So this will be my new process once I’ve moved over the stuff I’ve got in my notebooks. Maybe I’ll even consider going back to writing on the computer. Ha! Sorry, but computer writing for creative projects is reserved for revising . . . unless I find a good electronic approximation for a pen and notebook that can be transferred straight into the computer and integrate with Scrivener, but that’s another topic for another day.

Ranée

Let It Go

"I must not fear.  Fear is the mind-killer.  Fear is the little death that brings total obliteration.  I will face my fear.  I will permit it to pass over me and through me.  And when it has gone past I will turn the inner eye to see its path.  Where the fear has gone there will be nothing.  Only I will remain."  
— Frank Herbert, Dune, emphasis added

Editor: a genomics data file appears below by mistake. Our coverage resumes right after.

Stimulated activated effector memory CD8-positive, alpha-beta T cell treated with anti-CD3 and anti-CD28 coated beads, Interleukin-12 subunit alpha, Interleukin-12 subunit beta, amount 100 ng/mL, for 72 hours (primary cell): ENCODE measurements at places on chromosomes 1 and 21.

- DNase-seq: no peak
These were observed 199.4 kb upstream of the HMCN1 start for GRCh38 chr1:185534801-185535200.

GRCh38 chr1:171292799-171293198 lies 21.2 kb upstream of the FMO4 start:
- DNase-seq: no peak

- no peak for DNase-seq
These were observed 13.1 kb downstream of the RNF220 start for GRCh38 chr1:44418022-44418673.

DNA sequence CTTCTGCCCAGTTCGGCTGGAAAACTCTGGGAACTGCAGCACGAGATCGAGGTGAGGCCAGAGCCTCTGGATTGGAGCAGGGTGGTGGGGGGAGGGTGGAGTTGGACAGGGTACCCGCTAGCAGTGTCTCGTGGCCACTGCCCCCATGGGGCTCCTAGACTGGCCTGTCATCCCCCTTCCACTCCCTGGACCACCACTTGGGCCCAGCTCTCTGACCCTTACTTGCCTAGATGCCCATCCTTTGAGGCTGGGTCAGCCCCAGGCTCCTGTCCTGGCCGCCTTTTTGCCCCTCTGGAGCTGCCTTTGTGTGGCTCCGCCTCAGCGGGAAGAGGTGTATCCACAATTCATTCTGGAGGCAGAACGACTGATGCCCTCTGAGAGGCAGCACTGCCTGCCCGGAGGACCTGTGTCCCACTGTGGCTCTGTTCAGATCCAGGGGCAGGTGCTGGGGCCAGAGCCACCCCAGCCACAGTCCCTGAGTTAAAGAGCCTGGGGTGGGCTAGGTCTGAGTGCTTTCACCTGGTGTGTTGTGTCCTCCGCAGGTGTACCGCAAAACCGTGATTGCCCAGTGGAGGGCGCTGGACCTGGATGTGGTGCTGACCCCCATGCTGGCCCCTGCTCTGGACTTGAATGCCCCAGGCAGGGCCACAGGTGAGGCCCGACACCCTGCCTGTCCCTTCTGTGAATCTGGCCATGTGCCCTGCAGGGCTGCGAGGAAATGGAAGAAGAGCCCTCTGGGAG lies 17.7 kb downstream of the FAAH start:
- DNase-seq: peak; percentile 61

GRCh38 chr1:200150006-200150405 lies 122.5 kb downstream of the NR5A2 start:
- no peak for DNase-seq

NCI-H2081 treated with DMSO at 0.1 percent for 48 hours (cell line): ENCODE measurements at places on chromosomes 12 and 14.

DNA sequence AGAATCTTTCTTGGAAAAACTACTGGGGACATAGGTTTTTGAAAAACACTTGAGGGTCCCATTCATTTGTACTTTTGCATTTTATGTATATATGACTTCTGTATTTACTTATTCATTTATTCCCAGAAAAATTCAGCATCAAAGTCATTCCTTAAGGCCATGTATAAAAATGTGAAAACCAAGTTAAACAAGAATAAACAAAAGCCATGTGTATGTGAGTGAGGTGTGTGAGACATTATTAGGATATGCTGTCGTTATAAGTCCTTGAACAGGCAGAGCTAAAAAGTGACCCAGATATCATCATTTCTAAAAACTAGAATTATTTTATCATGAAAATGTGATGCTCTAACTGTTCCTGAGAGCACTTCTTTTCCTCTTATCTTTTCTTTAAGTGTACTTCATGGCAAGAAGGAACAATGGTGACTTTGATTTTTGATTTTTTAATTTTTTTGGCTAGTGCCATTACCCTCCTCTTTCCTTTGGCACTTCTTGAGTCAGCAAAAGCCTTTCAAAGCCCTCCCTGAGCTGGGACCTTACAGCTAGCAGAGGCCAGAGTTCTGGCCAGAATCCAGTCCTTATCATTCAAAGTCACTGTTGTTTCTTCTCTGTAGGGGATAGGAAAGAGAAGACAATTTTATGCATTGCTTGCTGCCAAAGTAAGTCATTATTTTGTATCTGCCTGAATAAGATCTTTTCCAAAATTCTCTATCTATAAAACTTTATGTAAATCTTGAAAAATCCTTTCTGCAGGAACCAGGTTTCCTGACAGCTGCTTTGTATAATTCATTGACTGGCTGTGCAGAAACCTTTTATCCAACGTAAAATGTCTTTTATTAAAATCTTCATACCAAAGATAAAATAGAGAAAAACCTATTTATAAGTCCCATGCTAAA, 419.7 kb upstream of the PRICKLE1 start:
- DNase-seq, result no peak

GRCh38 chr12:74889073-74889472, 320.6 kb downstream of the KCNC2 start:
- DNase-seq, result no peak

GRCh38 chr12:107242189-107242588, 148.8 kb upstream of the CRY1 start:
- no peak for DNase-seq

The above lines were in my head yesterday because I was contemplating the purpose of meditation. For me, it’s not about completely emptying your mind and ignoring thoughts and feelings that arise. It’s been my personal experience that repressing things that you don’t want to acknowledge or deal with only leads to further problems and inhibits the healing process. Instead, for me, meditation is more about acknowledging thoughts or emotions that have come up, even those that make me uncomfortable (perhaps I should say especially those unsettling ones), and reflecting on why I am experiencing them. This is the most important part of the Frank Herbert quote for me, the part that I emphasized in italics. By acknowledging and contemplating the reasons behind thoughts/emotions, I thereby learn something about myself in the process and with this knowledge I can then choose to take action to change a situation or alter my behavior or mindset. If what I am feeling or thinking about is out of my control, I can acknowledge it, understand it, and then let it go. Thus, letting go, in this sense, doesn’t mean repressing something or trying to forget about it, but the exact opposite—actually dealing with it, permitting yourself to feel it, think it, experience it, and then once you have, you are able to move on. That weight, so to speak, has lifted. The Dune quote is really quite a beautiful mantra and, for me, a very apt description of what meditation is all about.